The Steampunk Identity (a letter from the editor)
Some people would claim that William Gibson's novel 'The Difference Engine' kicked off Steampunk, whereas others point to the works of H.G. Wells and Jules Verne. I, quite the Steampunk fan, have never read The Difference Engine nor the alternative history Steampunk Trilogy by Paul Di Filippo. And on the other hand, Verne and Wells are at the origins of Science Fiction itself. Steampunk is more of a throwback to those Victorian days of early inspiration. But is it even that?
On this very website, I have listed three examples of Steampunk from three very different time periods. We have the modern day automaton elements infused with the adventure games Syberia and Syberia II. We have the post-apocalyptic world of Now & Then, Here & There. And we have all the stuff from the 1800s. I think it is safe to say there was no clear catalyst, because there is no clear movement. Steampunk is less of a concrete sub-genre and more of an idea, an abstraction... a silhouette of a figure walking towards us in smoke. It could be a man. It could be a woman. It could be any number of things. All we know is it is there, and it is emerging. Elements appear here and there, and a humble following has been developing.
I for one think there would be more Steampunk related works if there was more of an awareness. That is one of the purposes of this website, to increase awareness and therefore gather the interested. Many people who may 'have a thing' for Steampunk might not even have the vocabulary to put their attraction into words. So many Steampunkish elements innocuously find their ways into modern works that people may have trouble recognizing the whole behind the fragment.
Cyberpunk does not have the same identity problem that Steampunk does. It is quite easy to trace the evolution of Cyberpunk, and note the many popular contributions that have defined the genre. Thus, I propose that the Steampunk community studies the Cyberpunk community so that we may learn more about ourselves.
Cyberpunk is a sub-genre of Science Fiction that takes place in a dark, computerized, dystopian future. Many point to the book Neuromancer by William Gibson (author of the Difference Engine) as the catalyst for the Cyberpunk movement. Neuromancer was a highly influential novel when it debuted, winning three prestigious Science Fiction awards. It was a somewhat naive, but assumption-challenging, take on the digital future of humanity. Another book by Philip K. Dick, 'Do Androids Dream of Electric Sheep' added to the Cyberpunk mythos. Many consider Blade Runner (adapted from DADoES) to be the ultimate Cyberpunk film. Of course, that was before The Matrix trilogy, which took cyberpunk to a new level. Cyberpunk also finds an easy fit through the anime medium, with such genre defining work as Akira and Ghost in the Shell.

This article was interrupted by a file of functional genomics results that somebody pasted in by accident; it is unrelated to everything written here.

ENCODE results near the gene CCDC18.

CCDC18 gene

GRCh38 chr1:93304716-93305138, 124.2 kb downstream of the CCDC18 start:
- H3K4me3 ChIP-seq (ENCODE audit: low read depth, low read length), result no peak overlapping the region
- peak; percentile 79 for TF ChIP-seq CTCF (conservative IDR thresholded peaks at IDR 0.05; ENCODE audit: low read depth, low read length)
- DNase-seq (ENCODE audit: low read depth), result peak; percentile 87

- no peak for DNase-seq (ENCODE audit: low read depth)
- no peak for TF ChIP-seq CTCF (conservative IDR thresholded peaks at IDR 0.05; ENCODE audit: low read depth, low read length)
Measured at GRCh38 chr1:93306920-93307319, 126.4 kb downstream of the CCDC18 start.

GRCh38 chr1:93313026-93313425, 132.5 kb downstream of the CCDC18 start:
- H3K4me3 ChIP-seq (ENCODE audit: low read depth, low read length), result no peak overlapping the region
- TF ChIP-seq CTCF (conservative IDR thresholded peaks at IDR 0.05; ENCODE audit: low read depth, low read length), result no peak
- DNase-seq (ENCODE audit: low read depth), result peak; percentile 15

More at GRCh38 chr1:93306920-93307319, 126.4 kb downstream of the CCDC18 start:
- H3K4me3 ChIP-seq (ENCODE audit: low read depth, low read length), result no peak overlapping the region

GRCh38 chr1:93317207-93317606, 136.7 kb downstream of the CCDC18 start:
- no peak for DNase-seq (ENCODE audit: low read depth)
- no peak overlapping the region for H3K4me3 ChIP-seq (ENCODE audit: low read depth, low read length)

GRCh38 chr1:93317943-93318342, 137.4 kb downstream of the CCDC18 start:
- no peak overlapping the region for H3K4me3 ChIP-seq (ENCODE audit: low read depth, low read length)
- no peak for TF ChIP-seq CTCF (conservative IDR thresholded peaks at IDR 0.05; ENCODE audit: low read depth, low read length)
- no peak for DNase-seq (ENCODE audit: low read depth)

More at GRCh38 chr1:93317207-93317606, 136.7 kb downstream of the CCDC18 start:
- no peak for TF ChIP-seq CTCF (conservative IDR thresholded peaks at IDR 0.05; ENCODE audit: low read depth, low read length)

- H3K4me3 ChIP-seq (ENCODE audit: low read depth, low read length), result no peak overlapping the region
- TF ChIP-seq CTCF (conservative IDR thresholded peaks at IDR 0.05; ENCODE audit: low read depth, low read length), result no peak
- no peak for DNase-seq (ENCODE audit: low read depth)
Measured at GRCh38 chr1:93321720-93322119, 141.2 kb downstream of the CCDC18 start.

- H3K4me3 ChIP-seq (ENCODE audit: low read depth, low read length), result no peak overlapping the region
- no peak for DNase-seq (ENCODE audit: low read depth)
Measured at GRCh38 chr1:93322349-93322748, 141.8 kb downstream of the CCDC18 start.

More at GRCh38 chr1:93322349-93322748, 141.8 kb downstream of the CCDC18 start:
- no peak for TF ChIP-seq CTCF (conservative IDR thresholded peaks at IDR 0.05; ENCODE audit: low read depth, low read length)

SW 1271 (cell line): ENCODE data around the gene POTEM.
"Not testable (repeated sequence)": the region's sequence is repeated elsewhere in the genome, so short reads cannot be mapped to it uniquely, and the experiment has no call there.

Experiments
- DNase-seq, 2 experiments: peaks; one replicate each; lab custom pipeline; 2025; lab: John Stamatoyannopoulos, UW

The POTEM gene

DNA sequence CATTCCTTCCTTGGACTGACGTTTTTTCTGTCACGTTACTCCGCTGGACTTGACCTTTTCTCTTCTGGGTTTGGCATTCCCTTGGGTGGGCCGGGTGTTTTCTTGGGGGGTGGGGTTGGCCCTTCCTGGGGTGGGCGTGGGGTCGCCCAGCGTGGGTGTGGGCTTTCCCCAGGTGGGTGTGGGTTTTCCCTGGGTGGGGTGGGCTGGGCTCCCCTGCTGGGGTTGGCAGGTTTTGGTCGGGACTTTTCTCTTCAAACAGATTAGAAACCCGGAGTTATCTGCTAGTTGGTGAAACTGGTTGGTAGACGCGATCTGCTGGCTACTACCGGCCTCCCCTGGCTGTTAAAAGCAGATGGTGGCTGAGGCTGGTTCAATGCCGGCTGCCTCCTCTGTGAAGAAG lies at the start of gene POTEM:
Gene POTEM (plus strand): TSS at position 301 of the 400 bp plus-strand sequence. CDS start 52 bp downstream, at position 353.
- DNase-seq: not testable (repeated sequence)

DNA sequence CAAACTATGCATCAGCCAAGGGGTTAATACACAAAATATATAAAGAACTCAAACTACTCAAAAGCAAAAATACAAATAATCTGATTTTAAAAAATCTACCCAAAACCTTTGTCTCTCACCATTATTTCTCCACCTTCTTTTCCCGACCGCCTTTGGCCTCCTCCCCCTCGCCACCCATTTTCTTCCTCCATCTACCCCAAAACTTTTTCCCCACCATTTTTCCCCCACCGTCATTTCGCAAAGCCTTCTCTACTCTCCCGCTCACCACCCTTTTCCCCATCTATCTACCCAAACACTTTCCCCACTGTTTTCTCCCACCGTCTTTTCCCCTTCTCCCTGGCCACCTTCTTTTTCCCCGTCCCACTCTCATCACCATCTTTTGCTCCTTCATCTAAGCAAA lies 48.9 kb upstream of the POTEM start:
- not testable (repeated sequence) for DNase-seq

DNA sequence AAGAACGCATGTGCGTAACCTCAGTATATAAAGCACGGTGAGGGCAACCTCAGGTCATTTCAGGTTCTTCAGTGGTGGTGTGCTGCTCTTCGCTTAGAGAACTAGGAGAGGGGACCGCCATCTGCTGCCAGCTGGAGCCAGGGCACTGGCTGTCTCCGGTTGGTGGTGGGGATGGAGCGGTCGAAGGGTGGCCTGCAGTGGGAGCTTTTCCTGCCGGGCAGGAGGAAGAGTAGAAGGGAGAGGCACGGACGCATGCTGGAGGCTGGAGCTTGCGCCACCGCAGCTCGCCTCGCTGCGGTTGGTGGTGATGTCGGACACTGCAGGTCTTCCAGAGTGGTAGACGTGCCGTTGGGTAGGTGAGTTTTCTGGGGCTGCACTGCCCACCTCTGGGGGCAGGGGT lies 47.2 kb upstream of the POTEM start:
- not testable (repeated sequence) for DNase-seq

A common threat through all of Cyberpunk is the examination of what it means to be human. Richard Deckard in Blade Runner ponders this just as the characters of Ghost in the Shell Do. Akira and Metropolis, apart from genetic experimentation and weapons of mass destruction, illustrate the isolated existence that defines the future.
Some have categorized Steampunk simply as Cyberpunk transported to the Victorian Age. While I can see the merit of such an argument, I disagree. While the early development of advanced technology can certainly play a hand in toppling governments, I view it more as a tool than as the primary focus. Steampunk is much more about Adventure, Intrigue and Discovery that Cyberpunk, which is more about isolation, humanity, introspection and the loss of identity. You could say that Steampunk is more optimistic. Of course, like the game Arcanum shows, Steampunk can be a very brooding genre. But personally, I relate more to the tidbits found in Chrono Trigger and Final Fantasy IX. I like my Steampunk fanciful. I like spiky haired, big eyed youth slashing through iron pipes on hulking steam-powered robots, intent on smashing through innocent villages with bronze gauntlets. But that is just me.
Maybe the wonder of Steampunk is the diversity that it allows. Regardless, I feel that we as a community are lacking a definitive text... the holy book of Steampunk. Maybe this is hampered by the vast range that Steampunk concepts appear in, but that should not stop somebody from trying. I myself have tons of ideas, but so little time! I can write but I can't draw, nor can I program. Unfortunately there is a bias against Idea Men like myself in anime and videogame making communities. I find that unfortunate because many times, people aren't skilled in multiple areas, and those designed to DESIGN wonderful things may lack the qualities to CREATE wonderful things. I suppose I could always write a book, but I love the visual flourish of Steampunk as much as anything.